By Stacy Brown,
NNPA Newswire Senior Correspondent
Authorities recently released disturbing bodycam footage of Jayland Walker’s death at the hands of Akron, Ohio police officers. Walker was an unarmed Black DoorDash delivery driver with no criminal record when he died in a hail of bullets.
The lawyer for the 25-year-old’s family called it an execution, telling media members that police fired 90 shots, hitting the young man “60 to 80 times.”
Video footage of the death was released by Akron Police on July 3.
In the video, narrated and edited to include notes in between the recorded footage, police allege that on June 27 Walker escalated a routine traffic stop by driving away, causing police to follow in hot pursuit.
As the video rolls, several officers are seen approaching Walker’s vehicle with their guns drawn after the high-speed police chase. Walker has a ski mask on. Police allege that he reached toward his waist during the short foot chase and turned toward pursuing police officers.
Police Chief Stephen Mylett claimed that’s when officers opened fire.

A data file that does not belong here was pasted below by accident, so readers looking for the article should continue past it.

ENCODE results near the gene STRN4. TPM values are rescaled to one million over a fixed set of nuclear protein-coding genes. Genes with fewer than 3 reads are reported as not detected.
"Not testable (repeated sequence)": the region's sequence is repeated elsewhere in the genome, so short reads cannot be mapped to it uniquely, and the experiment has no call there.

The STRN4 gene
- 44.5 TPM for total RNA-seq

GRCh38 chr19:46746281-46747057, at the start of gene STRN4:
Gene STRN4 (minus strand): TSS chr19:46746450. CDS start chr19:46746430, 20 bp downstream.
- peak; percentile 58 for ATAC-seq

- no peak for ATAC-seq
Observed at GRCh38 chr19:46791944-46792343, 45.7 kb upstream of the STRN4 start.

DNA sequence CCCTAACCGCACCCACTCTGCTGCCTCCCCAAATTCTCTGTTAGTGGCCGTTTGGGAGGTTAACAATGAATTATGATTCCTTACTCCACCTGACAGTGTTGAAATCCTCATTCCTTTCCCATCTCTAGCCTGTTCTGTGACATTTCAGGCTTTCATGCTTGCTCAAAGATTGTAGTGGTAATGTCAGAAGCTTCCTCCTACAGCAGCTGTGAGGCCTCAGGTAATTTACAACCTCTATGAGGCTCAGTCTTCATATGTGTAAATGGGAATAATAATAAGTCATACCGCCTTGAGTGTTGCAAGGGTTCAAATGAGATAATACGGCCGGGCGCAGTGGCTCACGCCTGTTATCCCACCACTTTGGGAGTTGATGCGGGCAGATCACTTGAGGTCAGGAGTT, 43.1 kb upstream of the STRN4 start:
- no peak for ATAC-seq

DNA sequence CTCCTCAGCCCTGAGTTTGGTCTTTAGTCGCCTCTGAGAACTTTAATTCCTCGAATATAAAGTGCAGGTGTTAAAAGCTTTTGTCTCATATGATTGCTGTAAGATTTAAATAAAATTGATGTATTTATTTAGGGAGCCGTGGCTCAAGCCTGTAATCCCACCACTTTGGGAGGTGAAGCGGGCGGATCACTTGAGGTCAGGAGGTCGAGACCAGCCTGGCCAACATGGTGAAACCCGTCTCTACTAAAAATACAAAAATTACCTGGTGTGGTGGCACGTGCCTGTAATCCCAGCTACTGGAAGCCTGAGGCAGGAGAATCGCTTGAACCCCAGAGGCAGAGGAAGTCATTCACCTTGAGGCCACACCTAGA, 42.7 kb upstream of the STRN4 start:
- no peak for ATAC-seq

In the video footage of the incident, police say “a flash of light can be seen on the driver’s side of the suspect vehicle,” which they allege is a gunshot fired by Walker. Mylett said a weapon was found in Walker’s car, but it wasn’t clear if it was discharged.
Mylett admitted that Walker didn’t exit the car with a gun. Video footage shows what happened after he left the vehicle and attempted to run away on foot. Within seconds, Walker is shot down, but the bullets don’t stop.
The eight officers directly involved in the shooting have been placed on administrative leave.
While handcuffed and bleeding profusely from his wounds, Mylett claimed officers attempted to provide lifesaving help for Walker.
“It was difficult to watch, and shocking,” Mylett stated. “I’m not going to pass judgment.”
The chief and Akron Mayor Daniel Horrigan commended Walker’s family for calling for peaceful demonstrations.
“The video is heartbreaking, it’s hard to take in,” Horrigan said.
The U.S. Attorney’s Office, the Justice Department’s Civil Rights Division, and the FBI field office in Akron issued joint statements noting that they were “closely monitoring and reviewing the circumstances.”
“The FBI continues to coordinate with state and local partners to provide resources and specialized skills,” officials wrote in the statement. “If the evidence reveals potential violations of federal criminal statutes, the Justice Department will take appropriate action.”
In an attempt to quell tensions, Horrigan announced the cancellation of Akron’s Fourth of July Festival.
Walker’s family attorney Bobby DiCello called for a federal investigation.
“The is brutal,” DiCello asserted. “It’s going to stir up some passion. It’s going to make people uneasy.”
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